Point-in-Time Homelessness Count Up in Arlington

Published on May 12, 2017

  • Count up by 54 from 2016

  • Number of County homeless cut by more than half since 2008

  • Number experiencing homelessness drops 9 percent regionally

The Metropolitan Washington Council of Governments (MWCOG) has released its 2017 report on homelessness for the region, showing a nine percent decline in homelessness. While Arlington has shown a significant decrease in numbers since 2013, it saw a slight rise in 2017.

Arlington's 2017 Point in Time Count, conducted in January, showed an increase from 174 people in 2016 to 232 in 2017. The number of people in families who were homeless increased from 50 to 85. The number of single individuals who were homeless increased from 124 to 147.

"We believe that the increase in Arlington's numbers this year do not reflect the long-term trend in our County," said Arlington County Board Vice Chair Katie Cristol. "Since 2008, when we launched the 10 Year Plan to End Homelessness, Arlington has cut its number of homeless persons by more than half. We've made great strides in housing veterans and chronically homeless individuals and families," she said. "We have a strong continuum of care, which includes County programs and community partners and supports our goal of ensuring that every individual and family in Arlington should have access to decent, affordable housing."

Cristol, who is the Board liaison to the County's 10 Year Plan to End Homelessness effort, said she was encouraged by the decline in homelessness regionally. "That decline was achieved through programs like shelter diversion and homelessness prevention, which have been drivers of our success here in Arlington. At the same time, the regional data highlights our greatest challenge: the need to increase the supply of affordable housing available to the lowest-income households."

Long-Term trend

Arlington County attributes the drop in the number of persons experiencing homelessness in the County since 2013 to a number of factors. Among them are the County's successful effort to build on the lessons learned from participation in the 100 Homes campaign and the nationwide Zero: 2016 campaign, which set goals to end veteran homelessness by December 2015 and chronic homelessness by December 2016.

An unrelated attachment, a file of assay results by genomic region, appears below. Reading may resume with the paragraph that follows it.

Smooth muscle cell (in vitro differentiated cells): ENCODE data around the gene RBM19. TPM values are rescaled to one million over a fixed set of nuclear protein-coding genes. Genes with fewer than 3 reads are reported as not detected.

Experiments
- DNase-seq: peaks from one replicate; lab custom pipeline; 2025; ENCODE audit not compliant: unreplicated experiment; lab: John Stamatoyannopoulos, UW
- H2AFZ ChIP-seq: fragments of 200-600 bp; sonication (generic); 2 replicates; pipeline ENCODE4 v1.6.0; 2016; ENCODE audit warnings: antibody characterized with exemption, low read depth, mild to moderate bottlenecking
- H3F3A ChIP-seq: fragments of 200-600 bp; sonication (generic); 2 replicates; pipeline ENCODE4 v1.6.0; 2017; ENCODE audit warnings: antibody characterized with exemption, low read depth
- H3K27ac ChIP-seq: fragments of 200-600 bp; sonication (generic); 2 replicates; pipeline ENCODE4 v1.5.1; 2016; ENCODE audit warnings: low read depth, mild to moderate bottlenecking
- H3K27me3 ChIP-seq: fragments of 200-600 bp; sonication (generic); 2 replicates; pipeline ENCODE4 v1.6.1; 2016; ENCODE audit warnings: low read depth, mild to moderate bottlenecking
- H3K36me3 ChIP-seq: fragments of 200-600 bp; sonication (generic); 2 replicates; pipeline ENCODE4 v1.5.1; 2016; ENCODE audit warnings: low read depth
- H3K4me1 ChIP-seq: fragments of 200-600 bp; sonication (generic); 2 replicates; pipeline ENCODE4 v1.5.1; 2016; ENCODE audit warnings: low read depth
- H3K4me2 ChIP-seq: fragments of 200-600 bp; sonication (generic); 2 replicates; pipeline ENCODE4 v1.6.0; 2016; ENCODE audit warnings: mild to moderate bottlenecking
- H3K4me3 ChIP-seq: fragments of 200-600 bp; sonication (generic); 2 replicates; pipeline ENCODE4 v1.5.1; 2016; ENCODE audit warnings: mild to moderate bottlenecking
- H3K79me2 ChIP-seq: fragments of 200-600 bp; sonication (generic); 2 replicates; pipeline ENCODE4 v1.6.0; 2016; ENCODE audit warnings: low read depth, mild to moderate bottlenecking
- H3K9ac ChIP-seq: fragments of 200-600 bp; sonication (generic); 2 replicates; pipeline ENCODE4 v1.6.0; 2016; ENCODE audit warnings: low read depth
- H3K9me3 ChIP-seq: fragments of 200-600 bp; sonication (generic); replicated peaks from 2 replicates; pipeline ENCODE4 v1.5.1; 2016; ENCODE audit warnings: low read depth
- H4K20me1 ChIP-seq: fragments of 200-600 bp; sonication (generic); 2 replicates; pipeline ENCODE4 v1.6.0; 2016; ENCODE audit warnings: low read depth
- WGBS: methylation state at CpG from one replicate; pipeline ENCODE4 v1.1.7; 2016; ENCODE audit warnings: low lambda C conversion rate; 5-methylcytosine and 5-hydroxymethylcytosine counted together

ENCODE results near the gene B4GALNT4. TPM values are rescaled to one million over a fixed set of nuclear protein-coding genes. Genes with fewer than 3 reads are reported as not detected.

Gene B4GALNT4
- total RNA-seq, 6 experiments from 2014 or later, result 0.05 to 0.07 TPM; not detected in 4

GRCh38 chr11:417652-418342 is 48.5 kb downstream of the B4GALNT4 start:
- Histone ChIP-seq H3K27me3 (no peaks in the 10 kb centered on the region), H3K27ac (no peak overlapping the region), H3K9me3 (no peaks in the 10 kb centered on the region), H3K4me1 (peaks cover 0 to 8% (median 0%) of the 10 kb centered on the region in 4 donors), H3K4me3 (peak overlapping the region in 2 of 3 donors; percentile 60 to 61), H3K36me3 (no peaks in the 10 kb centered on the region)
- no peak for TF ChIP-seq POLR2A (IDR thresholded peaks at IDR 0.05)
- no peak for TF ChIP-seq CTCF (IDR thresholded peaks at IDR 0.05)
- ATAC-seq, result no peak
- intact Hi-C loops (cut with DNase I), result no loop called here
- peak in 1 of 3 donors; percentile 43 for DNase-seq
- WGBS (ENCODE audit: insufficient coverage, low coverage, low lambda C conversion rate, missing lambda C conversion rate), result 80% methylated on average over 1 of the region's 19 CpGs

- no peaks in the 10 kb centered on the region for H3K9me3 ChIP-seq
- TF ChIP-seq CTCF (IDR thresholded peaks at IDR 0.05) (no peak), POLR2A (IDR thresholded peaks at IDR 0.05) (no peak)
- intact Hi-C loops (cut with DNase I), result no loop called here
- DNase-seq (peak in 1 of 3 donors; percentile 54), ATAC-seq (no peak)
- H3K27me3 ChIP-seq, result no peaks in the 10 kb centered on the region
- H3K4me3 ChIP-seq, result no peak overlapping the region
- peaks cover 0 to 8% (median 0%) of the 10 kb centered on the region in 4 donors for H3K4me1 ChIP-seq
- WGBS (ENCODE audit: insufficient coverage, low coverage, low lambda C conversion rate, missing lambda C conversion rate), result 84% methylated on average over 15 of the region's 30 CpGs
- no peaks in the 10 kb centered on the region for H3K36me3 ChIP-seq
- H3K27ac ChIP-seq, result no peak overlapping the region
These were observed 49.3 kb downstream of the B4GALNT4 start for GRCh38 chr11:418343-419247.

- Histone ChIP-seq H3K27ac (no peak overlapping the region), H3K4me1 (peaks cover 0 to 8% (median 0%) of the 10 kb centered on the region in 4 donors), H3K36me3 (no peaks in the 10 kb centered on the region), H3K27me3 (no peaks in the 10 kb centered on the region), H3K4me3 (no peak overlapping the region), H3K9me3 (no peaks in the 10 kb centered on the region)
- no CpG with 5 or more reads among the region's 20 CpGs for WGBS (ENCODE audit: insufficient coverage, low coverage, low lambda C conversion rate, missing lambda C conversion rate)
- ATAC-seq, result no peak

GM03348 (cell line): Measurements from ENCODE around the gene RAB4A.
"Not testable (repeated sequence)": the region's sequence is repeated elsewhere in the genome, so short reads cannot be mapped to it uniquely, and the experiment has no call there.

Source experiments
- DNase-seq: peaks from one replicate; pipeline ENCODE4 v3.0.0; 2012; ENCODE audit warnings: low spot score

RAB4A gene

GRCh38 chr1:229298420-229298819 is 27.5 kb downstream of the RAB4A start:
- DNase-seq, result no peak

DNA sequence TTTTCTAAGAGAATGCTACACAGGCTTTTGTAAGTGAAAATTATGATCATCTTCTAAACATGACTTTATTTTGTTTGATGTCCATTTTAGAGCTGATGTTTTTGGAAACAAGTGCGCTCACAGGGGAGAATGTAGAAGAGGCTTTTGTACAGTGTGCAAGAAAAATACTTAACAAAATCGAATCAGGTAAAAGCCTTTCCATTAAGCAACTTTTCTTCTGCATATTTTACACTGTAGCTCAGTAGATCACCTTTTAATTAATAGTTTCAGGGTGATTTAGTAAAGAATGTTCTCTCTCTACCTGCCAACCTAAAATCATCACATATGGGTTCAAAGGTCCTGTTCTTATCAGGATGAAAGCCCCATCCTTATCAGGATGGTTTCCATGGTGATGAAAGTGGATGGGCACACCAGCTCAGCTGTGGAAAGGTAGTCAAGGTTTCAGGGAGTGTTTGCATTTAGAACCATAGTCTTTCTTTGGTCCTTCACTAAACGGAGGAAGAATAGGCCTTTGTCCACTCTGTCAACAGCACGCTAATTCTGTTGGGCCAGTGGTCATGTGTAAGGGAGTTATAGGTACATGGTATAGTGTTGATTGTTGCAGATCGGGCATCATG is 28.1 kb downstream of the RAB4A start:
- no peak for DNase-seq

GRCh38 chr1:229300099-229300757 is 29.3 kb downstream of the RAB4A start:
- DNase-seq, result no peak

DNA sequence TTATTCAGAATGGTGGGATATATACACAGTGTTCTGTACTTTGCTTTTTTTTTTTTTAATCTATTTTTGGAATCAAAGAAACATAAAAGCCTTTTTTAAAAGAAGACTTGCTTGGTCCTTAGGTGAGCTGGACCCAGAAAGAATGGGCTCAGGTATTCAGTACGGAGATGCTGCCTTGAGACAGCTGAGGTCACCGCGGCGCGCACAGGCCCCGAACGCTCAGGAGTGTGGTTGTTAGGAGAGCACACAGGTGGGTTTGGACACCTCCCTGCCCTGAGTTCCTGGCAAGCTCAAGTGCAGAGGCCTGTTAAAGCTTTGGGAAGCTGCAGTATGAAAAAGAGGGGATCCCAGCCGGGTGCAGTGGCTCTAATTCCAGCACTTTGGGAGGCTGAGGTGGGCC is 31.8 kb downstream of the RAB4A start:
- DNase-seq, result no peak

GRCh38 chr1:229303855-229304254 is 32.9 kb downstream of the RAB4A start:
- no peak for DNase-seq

Arlington's Homeless Services Center, opened in 2015, continues to bolster efforts to house veterans and chronically homeless individuals. The County's eviction and homelessness prevention services, diversion services to keep people from entering the emergency shelter system, and a continuation of the Housing First model are other critical services that have helped reduce both single adults and families experiencing homelessness. Housing First emphasizes moving households into permanent housing as quickly as possible, and then providing supports as needed.

Moving forward

The County is in year eight of its 10 Year Plan to End Homelessness. Over the last year the Arlington continuum of care has continued to review, evaluate, and improve systems and programs, and has started a process to develop a new strategic plan as a successor to the 10 Year Plan to End Homelessness.

About MWCOG's annual report

"Homelessness in Metropolitan Washington: Results and Analysis from the Annual Point-in-Time (PIT) Count of Persons Experiencing Homelessness" is MWCOG's annual report on homelessness in the region. While the point-in-time count provides an important snapshot of regional homelessness, Arlington's continuum of care partners use a number of other methods to track homelessness in the community. Detailed information and analysis is available in the 10 Year Plan to End Homelessness Annual Report.